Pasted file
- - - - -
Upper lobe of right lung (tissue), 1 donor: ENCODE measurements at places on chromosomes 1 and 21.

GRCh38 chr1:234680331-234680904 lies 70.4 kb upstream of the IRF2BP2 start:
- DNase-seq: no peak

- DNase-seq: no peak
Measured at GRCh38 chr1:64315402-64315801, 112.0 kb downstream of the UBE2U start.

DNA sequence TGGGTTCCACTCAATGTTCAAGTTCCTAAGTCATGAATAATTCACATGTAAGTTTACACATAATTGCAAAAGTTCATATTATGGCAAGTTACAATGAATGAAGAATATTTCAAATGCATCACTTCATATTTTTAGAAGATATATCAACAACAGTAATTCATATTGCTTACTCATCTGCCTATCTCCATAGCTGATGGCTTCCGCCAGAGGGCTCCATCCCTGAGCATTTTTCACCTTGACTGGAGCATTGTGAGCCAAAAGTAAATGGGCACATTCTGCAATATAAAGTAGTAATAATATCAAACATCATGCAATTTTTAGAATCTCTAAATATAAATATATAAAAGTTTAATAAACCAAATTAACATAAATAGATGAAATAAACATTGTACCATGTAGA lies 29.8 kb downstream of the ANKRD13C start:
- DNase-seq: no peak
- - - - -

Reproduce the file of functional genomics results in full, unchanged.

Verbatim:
Upper lobe of right lung (tissue), 1 donor: ENCODE measurements at places on chromosomes 1 and 21.

GRCh38 chr1:234680331-234680904 lies 70.4 kb upstream of the IRF2BP2 start:
- DNase-seq: no peak

- DNase-seq: no peak
Measured at GRCh38 chr1:64315402-64315801, 112.0 kb downstream of the UBE2U start.

DNA sequence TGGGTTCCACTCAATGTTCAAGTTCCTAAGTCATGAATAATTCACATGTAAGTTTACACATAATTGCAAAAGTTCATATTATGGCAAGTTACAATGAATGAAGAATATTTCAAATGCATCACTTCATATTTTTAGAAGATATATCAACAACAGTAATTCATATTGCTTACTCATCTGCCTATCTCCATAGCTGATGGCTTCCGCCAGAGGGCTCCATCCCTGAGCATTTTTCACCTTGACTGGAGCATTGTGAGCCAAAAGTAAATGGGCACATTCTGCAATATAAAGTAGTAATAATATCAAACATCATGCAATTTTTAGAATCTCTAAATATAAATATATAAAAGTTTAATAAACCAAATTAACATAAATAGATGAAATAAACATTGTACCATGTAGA lies 29.8 kb downstream of the ANKRD13C start:
- DNase-seq: no peak